I nod at her, offer a weak smile. “Yeah, I guess.”
She shrugs. “And he wants to save the children! Put God back in our lives. Can’t say the same about most people.”
She doesn’t wait for me to respond before she heads to one of the booths.
I have gotten good at biting my tongue. At holding it in. I can’t say what I want to say because . . .
Well, she won’t believe me. No one will.
But me, I don’t believe a word he says. Not anymore.
So I halfheartedly eat the waffles when they arrive, dousing them in syrup, knowing that they’re empty calories but they’re calories all the same. I only have twenty dollars in my pocket, and this will draw me back eight bucks. Nine with a tip. Not sure where I’m going to make more money, and the thought creeps back.
Maybe it’s time to leave.
The music swells again. I look up. Watch the number flash at the bottom of the screen, the one you’re supposed to call to give money to help all the children that Deacon is rescuing. Images flash forward: a toddler walking jerkily toward an adult couple. The kid has the same deep brown skin tone as me. Same black hair. His parents are pale and grinning and that’s the dream they sell you: Give us money. We’ll save them.
It changes. A group of kids—not one of them white—sit in a classroom. The classroom. Harriett Thompson—Deacon’s wife—is there, lecturing to them, and they nod, attentively.
And for a brief moment, my sister is on the screen.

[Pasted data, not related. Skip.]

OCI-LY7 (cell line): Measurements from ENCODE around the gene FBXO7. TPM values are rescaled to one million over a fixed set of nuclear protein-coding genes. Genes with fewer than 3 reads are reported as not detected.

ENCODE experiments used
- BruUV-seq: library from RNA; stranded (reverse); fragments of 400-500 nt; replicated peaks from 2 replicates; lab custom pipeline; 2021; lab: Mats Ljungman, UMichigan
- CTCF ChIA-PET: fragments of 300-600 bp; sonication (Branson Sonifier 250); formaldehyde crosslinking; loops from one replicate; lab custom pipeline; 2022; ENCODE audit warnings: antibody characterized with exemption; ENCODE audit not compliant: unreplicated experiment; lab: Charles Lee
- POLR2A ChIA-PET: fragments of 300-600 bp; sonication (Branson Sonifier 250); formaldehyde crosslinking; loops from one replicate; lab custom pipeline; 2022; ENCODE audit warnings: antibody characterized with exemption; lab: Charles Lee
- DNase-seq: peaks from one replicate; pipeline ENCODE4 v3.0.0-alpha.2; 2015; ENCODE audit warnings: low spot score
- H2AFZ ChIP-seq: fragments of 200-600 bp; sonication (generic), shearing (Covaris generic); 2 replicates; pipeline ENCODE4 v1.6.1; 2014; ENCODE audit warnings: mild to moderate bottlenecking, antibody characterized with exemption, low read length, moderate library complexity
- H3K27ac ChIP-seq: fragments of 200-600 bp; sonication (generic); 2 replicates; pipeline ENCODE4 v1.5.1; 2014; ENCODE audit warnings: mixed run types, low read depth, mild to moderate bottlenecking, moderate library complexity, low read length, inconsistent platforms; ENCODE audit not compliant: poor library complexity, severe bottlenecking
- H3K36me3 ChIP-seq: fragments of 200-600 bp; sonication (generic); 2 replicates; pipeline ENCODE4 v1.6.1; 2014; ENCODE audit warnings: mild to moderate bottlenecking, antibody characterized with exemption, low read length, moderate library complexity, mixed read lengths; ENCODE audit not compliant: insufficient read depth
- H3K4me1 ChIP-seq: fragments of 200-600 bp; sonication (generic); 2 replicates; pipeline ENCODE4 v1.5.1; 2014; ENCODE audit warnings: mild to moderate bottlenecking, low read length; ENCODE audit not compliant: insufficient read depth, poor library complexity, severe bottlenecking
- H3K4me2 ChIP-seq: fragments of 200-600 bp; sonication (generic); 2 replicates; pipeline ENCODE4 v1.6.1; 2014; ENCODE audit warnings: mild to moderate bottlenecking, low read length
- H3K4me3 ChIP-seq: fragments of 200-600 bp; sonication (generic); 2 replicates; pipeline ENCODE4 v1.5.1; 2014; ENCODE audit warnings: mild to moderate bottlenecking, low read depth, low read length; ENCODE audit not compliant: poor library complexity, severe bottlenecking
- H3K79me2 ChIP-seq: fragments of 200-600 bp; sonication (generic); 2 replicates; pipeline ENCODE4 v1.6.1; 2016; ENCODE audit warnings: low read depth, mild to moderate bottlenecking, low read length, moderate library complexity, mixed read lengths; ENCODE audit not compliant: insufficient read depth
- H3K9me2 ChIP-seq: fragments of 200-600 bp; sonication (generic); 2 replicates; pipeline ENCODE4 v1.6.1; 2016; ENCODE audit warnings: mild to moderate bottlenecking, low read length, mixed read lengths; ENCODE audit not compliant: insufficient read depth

She’s tall. Long black hair. Beaming with gratitude. In faith. I don’t know when this was recorded, though. It’s been hard to guess. Deacon’s show is broadcast over this tiny network throughout the week. It’s a recent thing, and most of these are the same as the ones that appear on his YouTube channel. His church . . . it’s all online. No place of worship. Just an online “movement.” So these videos are how he reaches people.
I think I’ve seen them all. Have most of them practically memorized. Maybe he’s trying to reach people who don’t use YouTube though. Thus: these public broadcasts. Always at the same time every week in different local markets across California.
I wonder if that means I’m close to them—close to her. I still don’t know. I’ve tried calling in on that number they list between the sermons. Ask them where Reconciliation is, how I need to find my way. Say that I want to visit as soon as possible.
They always hang up on me.
So I watch for her, whenever I can. Elena.
My older sister.
She isn’t in the rest of the episode. Not in the background, not in one of Deacon’s devotional messages, not in shots of all the loving homes of good, American Christians, where all the saved children are placed. The one glimpse of her—from that shot in Mrs. Thompson’s classroom.
It’s the only thing I’ve gotten in the last three weeks.
I place the dollar bills next to my empty plate, then leave the diner. It’s too loud. I pass a few booths. Families. Couples. All deep in conversation, all unaware of me. Which is how I like it. It’s easier for me to disappear that way. Easier for me to shove down the bitterness that rises in me during moments like this, when the desire tries to claw its way up my throat.